There are many VPN providers out there. If they require you to use a binary bundle, you should turn and run. Free services that accept OpenVPN connections are profiling you, injecting ads, and likely trying to hijack your system. We trust ProtonVPN to not be doing this, and for certain other activities the very feral Cryptostorm is a good choice. The problem with each is that their exits are discoverable by anyone willing to spend $5 to $125 to explore, and once your pattern is recognized,

Tor will happily engage its network after exiting a VPN node. Some VPN providers, like Cryptostorm, offer free low speed services, and they will accept TCP connections that arrive from the Tor network. The first is good discipline if you might be facing one of those nation state opponents, the latter is a technique used to circumvent Tor access bans while still enjoying its protection.

The real hazards here are forgetting to do some certain step, say turning on a VPN, or having a a failure that in some way exposes your location. We are big fans of “fail closed networking” – if something isn’t right with your connection, it should behave in such a way that you must repair it before resuming your work.

There are tools that purport to do this for desktop operating systems; we find all of them to be less than comforting. Linux can be made to behave in this fashion, and Linux based firewalls can enforce such discipline for your entire network, including those devices which otherwise have no hope of operating safely.



Puzzling Over Boundaries

Much like the breakdown of Westphalian Sovereignty in the face of a well connected, easily traversed world, we are pondering just where the boundaries are on what we publish.

Best practices advice regarding Adversary Resistant Computing and Networking is broadly available, but highly variable in quality, and often not conditioned by real world experience. Communications Security advice is even more uneven. We might be educating bad actors by openly publishing, but the good guys are under the gun, and no white hat from inception thinks the way those of us who wear faded gray do. We’re going to put this content out there and count on the nonstop situational awareness required to truly excel keeping a lid on proliferation.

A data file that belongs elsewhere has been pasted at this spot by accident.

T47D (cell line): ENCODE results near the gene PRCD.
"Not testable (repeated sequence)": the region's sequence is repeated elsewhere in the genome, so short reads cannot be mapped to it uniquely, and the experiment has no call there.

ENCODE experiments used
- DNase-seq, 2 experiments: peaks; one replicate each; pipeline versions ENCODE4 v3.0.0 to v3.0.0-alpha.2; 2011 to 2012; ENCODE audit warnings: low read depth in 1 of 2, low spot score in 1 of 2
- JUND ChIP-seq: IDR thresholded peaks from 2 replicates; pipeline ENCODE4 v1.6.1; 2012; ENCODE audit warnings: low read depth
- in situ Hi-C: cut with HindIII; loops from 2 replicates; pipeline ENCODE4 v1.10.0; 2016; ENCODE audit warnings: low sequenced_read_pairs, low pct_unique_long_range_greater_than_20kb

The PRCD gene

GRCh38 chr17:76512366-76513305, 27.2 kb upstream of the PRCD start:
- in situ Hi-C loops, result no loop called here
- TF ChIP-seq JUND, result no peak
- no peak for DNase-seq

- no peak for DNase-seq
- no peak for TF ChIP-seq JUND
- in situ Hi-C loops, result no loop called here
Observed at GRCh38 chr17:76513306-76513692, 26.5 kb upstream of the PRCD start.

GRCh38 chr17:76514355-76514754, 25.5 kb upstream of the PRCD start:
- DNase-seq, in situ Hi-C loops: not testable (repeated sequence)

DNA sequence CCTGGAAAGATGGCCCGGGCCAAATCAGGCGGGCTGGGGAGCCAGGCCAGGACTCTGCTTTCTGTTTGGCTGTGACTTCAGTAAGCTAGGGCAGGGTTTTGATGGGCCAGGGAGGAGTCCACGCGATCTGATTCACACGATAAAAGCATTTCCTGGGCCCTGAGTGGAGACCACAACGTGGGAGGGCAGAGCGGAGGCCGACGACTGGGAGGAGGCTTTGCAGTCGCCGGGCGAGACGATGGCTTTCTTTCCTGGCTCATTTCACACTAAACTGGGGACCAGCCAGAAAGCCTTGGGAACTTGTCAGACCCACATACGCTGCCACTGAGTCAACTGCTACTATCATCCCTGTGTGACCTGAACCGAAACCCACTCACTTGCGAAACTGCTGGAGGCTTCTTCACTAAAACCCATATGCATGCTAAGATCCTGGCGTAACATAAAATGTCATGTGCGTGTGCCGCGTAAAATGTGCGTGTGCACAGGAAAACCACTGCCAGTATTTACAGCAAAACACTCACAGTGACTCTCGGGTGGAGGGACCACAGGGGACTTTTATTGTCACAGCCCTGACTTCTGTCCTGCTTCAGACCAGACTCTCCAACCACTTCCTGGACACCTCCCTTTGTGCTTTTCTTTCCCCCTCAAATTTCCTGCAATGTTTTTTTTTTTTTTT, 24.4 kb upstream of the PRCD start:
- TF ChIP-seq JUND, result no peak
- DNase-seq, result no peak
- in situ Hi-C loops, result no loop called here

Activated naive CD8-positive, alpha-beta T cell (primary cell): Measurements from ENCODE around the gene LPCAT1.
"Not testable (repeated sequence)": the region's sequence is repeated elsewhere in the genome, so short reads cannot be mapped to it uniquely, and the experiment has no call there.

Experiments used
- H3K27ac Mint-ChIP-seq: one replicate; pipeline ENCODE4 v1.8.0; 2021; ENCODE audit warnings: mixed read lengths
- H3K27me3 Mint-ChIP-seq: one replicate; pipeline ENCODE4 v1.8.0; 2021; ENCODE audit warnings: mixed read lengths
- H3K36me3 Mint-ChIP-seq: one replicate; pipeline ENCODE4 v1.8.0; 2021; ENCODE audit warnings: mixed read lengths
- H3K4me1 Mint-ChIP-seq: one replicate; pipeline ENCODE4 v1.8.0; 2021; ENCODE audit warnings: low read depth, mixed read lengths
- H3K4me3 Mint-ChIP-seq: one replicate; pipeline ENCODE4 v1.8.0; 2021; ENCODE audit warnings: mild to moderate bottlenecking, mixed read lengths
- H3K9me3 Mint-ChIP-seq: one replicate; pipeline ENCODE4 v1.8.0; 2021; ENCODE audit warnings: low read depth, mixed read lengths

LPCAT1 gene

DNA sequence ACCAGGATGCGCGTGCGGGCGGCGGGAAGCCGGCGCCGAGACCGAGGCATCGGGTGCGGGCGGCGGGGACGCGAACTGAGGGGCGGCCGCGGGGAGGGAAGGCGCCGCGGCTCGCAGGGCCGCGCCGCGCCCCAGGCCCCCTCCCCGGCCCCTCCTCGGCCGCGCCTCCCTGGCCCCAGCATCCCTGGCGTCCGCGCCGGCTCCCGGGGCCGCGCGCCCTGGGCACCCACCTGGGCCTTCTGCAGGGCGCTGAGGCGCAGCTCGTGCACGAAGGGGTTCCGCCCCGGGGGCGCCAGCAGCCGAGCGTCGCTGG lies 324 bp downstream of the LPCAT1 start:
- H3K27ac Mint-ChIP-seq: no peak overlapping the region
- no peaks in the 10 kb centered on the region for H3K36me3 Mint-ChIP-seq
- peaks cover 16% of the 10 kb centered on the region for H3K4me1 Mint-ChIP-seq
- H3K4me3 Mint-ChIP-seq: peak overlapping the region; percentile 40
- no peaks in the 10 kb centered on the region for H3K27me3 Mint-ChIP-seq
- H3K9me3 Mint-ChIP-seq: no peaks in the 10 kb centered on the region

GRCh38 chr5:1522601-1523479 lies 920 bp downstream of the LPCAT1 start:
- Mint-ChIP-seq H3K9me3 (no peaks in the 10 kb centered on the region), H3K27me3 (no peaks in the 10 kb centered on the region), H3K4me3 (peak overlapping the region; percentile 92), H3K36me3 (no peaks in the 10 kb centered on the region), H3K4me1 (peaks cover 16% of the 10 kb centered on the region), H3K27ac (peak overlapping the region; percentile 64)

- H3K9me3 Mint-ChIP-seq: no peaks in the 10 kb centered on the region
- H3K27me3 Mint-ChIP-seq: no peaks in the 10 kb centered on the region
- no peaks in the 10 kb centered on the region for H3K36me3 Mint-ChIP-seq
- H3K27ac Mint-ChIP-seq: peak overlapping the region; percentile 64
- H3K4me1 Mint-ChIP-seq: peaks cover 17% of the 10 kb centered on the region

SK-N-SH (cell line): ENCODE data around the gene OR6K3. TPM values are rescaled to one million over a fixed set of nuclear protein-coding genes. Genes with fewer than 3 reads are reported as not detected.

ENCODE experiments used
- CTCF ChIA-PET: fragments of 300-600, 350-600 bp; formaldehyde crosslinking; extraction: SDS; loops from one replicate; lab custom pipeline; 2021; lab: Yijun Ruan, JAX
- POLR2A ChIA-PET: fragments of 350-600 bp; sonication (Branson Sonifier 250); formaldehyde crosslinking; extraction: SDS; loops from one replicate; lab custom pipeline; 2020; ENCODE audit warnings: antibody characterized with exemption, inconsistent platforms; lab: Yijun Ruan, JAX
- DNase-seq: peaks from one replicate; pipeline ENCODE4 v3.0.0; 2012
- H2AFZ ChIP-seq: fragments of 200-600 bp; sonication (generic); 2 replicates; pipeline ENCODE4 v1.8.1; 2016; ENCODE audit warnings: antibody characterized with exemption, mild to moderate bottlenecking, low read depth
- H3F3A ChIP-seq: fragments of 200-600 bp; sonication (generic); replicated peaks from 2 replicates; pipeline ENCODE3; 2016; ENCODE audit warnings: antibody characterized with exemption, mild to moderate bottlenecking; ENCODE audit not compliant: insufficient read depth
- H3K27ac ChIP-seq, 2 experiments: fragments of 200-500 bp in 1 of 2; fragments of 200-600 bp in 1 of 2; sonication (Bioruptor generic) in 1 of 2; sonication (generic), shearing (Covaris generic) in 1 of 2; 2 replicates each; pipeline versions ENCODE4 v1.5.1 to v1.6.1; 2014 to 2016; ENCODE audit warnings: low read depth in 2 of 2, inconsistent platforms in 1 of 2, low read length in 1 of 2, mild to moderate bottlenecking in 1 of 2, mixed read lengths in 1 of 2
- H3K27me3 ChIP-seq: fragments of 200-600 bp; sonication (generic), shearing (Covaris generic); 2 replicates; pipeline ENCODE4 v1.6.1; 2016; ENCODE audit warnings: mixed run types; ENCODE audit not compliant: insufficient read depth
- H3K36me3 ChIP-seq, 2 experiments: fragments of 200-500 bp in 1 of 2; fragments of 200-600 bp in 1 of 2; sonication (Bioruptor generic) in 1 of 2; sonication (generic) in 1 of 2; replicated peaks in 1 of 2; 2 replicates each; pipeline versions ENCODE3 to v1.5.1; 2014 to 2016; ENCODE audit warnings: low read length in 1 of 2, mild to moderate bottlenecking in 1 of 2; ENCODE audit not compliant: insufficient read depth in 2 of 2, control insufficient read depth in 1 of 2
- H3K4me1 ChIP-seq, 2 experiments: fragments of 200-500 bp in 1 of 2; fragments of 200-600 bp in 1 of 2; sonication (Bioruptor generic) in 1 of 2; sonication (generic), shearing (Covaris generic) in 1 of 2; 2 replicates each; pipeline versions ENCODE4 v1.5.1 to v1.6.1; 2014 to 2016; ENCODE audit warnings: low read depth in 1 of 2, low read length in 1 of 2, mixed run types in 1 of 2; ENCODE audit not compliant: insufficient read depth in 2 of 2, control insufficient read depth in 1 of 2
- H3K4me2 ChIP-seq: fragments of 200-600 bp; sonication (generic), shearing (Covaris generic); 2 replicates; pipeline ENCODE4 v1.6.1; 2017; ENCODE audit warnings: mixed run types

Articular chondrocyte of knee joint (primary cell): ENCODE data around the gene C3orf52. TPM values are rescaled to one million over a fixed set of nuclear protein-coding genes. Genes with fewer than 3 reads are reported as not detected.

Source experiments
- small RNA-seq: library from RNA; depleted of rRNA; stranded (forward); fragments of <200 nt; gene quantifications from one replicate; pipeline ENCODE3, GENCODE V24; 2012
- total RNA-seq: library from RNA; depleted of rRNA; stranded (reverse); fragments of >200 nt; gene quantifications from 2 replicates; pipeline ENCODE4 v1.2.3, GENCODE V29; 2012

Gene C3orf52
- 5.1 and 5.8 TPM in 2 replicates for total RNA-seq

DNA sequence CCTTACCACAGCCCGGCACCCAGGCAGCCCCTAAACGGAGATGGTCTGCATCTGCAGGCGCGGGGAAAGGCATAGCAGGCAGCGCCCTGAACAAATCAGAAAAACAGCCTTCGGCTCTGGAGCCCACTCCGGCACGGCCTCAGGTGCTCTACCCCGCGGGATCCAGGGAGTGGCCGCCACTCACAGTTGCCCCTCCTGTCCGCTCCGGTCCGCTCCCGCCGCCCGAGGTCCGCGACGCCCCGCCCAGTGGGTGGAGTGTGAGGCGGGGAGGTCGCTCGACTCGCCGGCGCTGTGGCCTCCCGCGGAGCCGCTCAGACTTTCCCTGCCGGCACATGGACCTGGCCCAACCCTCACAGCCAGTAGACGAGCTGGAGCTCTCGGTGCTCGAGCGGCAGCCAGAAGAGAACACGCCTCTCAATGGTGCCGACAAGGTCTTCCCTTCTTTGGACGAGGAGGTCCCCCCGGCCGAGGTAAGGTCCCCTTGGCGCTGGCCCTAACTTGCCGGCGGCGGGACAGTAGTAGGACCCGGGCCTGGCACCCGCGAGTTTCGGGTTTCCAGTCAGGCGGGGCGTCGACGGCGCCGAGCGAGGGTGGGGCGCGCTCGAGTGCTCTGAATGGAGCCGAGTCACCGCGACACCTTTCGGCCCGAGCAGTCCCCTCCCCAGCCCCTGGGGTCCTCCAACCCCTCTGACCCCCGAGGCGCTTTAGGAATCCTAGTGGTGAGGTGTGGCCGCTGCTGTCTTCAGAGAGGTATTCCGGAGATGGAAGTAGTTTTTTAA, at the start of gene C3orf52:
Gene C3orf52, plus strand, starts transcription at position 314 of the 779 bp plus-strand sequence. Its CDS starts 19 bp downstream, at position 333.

We publish studies on various groups, which can educate them in their failings, if they take the time to read. This is also conditioned on situational awareness and with information operations in particular, characterization is sterilizing sunlight. We use OSINT methods and release collected data in a form that facilitates others using it, but at this time the collection methods and software we use are not freely available.

Analytical Tradecraft is a matter of good systems and the right mindset to get teams using it effectively. There are guides out there, the CIA’s Psychology of Intelligence Analysis  being a well known example. There is no substitute for real world experience when it comes to Sanctioned Irregulars, and that is where we are strongest.

And Field Operations Tradecraft seems to be a bridge too far – we’re not in the business of teaching bad actors how to caper.

The you have it. @NetwarSystem provides a feed of posts here, from LinkedIn, and selected content from other sources. The contact page has advice on who is qualified as a customer and how to reach us. We look forward to hearing from those of you who truly need what we do.